Speech Pathology (SPP) Overview

Why Study Speech Pathology at NSC

The ability to communicate lies at the heart of being human. Speech-language pathologists work across the full spectrum of human communication by evaluating, diagnosing, and treating speech, language, and cognitive-communication disorders in their clients.

Your courses and lab work in the program will teach you to:

  • Help students learn to say speech sounds correctly
  • Assist students to develop proper control of the vocal and respiratory systems to correct voice production
  • Assist students who stutter to increase their fluency
  • Help children improve grammar, vocabulary, conversation, and story-telling skills
  • Assist students with aphasia to improve comprehension of speech
  • Assist students with severe communication disorders
  • Help students and their families understand the disorders


A degree in speech pathology from NSC will prepare you for a wide variety of careers options and settings. Speech-language pathologists work in public and private schools, hospitals, community clinics, private practices, and colleges and universities.

Employment of speech-language pathologists is expected to grow 11 percent from 2006 to 2016, about as fast as the average for all occupations. As the members of the baby boom generation continue to age, the possibility of neurological disorders and associated speech, language, and swallowing impairments increases. Medical advances also are improving the survival rate of premature infants and trauma and stroke victims, who then need assessment and sometimes treatment.

Employment in educational services will increase with the growth in elementary and secondary school enrollments, including enrollment of special education students. Federal law guarantees special education and related services to all eligible children with disabilities. Greater awareness of the importance of early identification and diagnosis of speech and language disorders in young children will also increase employment.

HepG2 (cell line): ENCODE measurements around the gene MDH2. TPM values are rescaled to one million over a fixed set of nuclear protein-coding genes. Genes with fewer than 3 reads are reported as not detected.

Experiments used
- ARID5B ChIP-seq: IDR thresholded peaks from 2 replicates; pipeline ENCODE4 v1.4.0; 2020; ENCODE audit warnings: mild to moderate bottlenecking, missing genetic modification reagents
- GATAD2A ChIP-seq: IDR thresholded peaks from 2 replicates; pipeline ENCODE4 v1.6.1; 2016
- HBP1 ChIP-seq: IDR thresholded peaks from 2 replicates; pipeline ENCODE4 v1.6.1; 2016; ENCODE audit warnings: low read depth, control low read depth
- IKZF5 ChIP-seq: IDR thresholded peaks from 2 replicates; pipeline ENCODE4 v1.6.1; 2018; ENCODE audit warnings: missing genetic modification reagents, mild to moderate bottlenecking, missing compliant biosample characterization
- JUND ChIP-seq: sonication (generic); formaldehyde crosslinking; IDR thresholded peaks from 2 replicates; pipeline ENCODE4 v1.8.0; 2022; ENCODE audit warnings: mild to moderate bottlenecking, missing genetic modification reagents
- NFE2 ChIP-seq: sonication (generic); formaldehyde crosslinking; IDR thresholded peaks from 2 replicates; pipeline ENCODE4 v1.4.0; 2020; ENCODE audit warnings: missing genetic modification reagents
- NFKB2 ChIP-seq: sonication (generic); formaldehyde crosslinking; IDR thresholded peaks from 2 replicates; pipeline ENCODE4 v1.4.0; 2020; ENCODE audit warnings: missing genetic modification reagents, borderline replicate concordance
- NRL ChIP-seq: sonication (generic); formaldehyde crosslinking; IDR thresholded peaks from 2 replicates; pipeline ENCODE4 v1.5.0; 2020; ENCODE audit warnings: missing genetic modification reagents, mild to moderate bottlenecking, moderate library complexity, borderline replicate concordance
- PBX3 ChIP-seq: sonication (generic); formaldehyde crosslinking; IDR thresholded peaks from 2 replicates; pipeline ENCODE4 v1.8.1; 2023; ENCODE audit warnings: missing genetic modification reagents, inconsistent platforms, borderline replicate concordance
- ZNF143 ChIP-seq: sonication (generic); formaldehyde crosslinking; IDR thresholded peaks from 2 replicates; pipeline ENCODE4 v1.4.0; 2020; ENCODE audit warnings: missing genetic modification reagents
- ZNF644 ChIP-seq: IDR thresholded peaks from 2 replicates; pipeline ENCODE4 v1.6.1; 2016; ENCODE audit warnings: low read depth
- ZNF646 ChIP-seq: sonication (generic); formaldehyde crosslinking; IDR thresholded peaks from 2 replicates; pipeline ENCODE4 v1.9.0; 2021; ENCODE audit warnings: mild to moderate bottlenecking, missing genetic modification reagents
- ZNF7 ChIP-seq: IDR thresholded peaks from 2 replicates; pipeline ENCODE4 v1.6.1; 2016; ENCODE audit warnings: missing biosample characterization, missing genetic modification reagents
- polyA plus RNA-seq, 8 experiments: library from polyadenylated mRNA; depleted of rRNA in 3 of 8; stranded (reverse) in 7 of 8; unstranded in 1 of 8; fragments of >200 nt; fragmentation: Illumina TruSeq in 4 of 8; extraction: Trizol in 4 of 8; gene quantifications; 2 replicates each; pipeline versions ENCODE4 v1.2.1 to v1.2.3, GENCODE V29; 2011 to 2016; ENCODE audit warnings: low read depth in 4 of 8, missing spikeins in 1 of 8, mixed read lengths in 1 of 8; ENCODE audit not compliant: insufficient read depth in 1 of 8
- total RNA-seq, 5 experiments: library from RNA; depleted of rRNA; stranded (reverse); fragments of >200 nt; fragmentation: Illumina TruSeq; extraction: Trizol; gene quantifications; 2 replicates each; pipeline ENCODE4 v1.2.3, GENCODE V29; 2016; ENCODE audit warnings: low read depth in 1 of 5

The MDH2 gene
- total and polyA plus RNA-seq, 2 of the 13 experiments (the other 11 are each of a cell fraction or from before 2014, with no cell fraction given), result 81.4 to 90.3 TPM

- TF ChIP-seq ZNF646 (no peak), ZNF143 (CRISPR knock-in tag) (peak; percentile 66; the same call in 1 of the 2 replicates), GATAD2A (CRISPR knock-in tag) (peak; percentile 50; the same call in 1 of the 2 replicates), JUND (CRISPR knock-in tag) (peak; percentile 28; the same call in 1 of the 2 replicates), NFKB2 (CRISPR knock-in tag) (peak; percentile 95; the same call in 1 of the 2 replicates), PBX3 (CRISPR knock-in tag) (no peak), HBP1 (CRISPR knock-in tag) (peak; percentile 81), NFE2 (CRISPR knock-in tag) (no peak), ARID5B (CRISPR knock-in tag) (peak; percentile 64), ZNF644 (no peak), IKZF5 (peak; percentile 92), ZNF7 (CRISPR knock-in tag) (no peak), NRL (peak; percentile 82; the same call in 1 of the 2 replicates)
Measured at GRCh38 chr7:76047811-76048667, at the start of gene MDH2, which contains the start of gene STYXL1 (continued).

In health care facilities, restrictions on reimbursement for therapy services may limit the growth of speech-language pathologist jobs in the near term. However, the long-run demand for therapists should continue to rise as growth in the number of individuals with disabilities or limited function spurs demand for therapy services.

The number of speech-language pathologists in private practice will rise because of the increasing use of contract services by hospitals, schools, and nursing care facilities.

Interesting Classes

  • Articulation Disorders
  • Neurology and Speech Pathology
  • Communication and Language Disorders in Children
  • Methods of Clinical Management

Meet the Faculty

Dr. Beth Meyerowitz is a Lecturer of Speech-Language Pathology in the School of Education. She has worked as a Speech-Language Pathologist for almost 30 years and specializes in preschool speech and language. She has worked in rehabilitation hospitals, acute care facilities, private and public schools, University clinics, Arizona Department of Education and in private practice. Dr. Meyerowitz is a member of American Speech, Language and Hearing Association (ASHA), Council for Exceptional Children (CEC) and National Association for the Education of Young Children (NAEYC).

Where Alumni Work

Here are some of the places where NSC grads in Speech Pathology work:

  • Clark County School District
  • Nye County School District

Degree Details (Student Tools)